Whole life cycling cost in shipping industry
KeywordsLife Cycle Cost (LCC)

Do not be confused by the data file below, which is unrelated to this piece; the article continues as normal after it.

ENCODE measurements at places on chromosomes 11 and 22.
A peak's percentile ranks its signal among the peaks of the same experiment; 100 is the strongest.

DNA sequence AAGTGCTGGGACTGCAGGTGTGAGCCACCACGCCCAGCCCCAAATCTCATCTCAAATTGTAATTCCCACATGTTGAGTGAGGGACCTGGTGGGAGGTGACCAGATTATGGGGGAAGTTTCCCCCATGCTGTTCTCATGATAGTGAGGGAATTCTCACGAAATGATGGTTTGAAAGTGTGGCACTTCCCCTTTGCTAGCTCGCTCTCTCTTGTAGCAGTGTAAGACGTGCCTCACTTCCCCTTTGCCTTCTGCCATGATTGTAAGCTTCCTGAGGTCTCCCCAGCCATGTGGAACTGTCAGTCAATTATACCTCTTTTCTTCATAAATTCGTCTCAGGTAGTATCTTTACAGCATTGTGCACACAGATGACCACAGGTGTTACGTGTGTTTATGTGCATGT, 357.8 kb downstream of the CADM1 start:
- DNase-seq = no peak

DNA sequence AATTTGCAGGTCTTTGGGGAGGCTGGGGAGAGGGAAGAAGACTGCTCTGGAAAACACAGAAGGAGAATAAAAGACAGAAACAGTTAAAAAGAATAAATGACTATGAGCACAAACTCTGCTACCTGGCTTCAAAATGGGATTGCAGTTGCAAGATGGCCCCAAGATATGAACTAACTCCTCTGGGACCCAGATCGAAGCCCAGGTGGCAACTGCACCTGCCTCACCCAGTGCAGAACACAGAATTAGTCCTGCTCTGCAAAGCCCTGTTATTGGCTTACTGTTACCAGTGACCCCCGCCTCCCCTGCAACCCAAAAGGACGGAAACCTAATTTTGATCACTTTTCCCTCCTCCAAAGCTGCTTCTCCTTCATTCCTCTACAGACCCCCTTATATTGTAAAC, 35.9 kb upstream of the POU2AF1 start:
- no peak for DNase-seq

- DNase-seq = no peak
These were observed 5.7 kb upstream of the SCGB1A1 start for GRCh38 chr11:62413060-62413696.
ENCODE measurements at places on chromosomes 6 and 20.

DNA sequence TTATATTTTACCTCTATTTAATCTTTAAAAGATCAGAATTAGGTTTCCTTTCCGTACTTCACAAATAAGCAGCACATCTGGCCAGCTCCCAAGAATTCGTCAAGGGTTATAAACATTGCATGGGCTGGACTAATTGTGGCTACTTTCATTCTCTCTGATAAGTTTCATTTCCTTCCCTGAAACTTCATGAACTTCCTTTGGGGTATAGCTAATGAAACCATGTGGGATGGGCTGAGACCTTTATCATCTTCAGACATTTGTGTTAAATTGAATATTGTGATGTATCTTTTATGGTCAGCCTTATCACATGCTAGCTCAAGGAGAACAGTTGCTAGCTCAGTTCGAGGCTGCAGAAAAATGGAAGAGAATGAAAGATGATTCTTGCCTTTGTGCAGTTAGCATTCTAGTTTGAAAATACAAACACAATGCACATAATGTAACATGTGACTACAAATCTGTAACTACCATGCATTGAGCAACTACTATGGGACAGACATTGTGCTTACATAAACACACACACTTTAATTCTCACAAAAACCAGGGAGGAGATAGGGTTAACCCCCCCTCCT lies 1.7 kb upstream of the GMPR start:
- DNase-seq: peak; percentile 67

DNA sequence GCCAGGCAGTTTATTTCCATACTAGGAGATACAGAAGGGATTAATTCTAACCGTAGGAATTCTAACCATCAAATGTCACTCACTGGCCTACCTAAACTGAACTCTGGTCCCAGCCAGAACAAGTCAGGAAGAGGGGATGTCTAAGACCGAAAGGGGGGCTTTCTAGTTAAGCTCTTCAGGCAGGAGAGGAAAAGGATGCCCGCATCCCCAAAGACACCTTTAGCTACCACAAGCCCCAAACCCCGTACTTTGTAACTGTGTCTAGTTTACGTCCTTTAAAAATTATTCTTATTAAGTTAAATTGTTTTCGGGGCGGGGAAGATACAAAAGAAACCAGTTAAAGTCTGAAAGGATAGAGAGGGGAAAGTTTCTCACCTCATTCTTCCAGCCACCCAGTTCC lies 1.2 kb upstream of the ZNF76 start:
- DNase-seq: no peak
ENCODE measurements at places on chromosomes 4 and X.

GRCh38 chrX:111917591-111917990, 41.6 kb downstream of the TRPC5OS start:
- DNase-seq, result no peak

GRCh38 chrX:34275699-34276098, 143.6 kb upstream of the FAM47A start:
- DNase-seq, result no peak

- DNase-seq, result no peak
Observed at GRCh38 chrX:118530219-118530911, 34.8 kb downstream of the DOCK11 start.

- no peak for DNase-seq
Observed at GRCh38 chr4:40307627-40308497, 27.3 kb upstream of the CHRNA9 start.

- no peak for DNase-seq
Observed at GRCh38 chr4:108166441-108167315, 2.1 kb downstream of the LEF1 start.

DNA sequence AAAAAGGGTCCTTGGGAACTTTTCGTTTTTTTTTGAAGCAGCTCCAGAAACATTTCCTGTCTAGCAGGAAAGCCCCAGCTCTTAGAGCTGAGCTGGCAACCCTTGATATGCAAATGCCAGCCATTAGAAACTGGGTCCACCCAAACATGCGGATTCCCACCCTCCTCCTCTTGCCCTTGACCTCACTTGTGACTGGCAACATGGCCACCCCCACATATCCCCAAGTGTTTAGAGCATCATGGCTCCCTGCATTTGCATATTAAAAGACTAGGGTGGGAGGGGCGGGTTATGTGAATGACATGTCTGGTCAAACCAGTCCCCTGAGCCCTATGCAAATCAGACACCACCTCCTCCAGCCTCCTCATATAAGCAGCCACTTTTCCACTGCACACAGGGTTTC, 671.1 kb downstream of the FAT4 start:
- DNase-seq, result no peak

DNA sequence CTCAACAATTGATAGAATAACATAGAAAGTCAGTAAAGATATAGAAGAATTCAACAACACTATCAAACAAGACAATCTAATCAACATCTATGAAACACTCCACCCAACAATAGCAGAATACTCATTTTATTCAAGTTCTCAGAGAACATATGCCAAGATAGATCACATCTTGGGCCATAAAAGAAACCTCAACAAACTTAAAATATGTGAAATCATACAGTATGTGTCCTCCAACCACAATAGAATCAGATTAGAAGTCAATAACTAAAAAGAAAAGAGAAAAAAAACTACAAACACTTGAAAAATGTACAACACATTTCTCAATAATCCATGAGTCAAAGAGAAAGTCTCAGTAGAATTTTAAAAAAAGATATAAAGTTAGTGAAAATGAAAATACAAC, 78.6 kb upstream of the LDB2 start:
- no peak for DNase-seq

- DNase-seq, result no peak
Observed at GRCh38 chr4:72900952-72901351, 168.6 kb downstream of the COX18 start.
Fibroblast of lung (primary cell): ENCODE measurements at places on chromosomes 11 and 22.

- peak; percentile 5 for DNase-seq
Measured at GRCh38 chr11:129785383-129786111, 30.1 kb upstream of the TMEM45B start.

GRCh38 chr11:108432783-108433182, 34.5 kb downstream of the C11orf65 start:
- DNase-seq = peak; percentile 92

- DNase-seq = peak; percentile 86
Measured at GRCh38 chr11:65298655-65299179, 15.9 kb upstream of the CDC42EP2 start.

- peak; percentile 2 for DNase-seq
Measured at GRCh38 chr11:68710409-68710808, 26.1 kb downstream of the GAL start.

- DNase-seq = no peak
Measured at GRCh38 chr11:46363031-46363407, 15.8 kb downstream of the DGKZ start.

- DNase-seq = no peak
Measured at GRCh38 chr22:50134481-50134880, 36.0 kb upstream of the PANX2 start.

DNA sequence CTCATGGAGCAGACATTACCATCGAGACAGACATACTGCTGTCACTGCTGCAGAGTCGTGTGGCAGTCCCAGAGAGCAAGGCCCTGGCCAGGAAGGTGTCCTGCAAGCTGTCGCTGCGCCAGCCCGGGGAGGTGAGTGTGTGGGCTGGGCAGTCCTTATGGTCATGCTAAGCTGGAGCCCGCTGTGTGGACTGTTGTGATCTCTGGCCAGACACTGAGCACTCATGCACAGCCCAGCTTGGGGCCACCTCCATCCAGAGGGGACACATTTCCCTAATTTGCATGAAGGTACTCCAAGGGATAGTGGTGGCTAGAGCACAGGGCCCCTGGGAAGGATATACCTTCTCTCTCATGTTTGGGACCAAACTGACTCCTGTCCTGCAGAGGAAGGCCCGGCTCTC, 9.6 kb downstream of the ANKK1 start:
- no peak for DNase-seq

The main purpose of the thesis is to introduce the notion of costs during the ship's life (Life Cycle Costs-LCC) and the total cost for the entire ship's life (Whole Life Costing-WLC) for the valuation of the investment in various ship types. For operation of the ship there are specific cost. More specifically, we have operating costs (Operating Cost) and travel costs (Voyage Cost). Assuming, the ship is under long-term charter, where the travel cost burden the charterer; we manage to eliminate one parameter, which cannot be measure. So we have only the operating costs that are measurable. If you enter the construction costs, the reselling value and the cost of scrap, we have all the elements for the measurement of total costs during the ship's life (Life Cycle Costs-LCC). In addition, if you enter and financing costs, income from the operation of the ship and several other cost factors extrinsic to the operation of the ship, we managed to gather all the parameters for measuring the total costs over the lifetime of the ship (Whole Life Costing). The ship is of tangible item, with a limited life and with characteristics similar to the real estate market. In the sector of real estate market had been applied research methodologies of LCC and WLC. Based on these studies, will test the effectiveness of these methodologies in the shipping industry for ships in liquid and dry cargo, gathering information on all the above variables. Finally, we will proceed to create various scenarios to evaluate an investment based on the model we will construct. More specifically, this work consists of five main parts. The first part deals with existing literature on the object we are examining. In the second part, we do an analysis of the shipping market. In the third part we present the information used to conduct the conclusions and analyzed the methodology that followed. Regarding the methodology we follow a model of Liapis et. al(2013), which had been applied only to the building industry so far. We analyzed all the possible parameters and customize it so that it is applicable to vessels as well. The next and most important step of this work was the appliance of the model we constructed in all the Bulk Carriers and Tanker vessels and the results of this analysis. In more detail, we build tree models for each ship category. We took an operation period of ten years, from 2000 to 2009 and we assume that in 1.1.2010 we resale the ship. In the tree models we construct Whole Life Cycling Cost in Shipping Industry we took tree cases. In the first case the ship-owner is buying a new building vessel and operates for the examined period and in the end of this period he resale the vessel reaping profits. In the second case the ship owner is buying a five-year-old second hand vessel, which operates it for the exactly same period and then he resale it. In the third case the ship-owner for the same period buys a fifteen-year-old second hand vessel and in the end of the period he sales the vessel in the demolition market, in other words the ship goes for scrap. The results of these models varied depending on the ship type, which examined each time and the market the ship actives. More generally comparing the two markets, the market of the bulk carries is being affected more by the economic cycles than the tankers market. The tankers market is determined more by the mayor oil companies.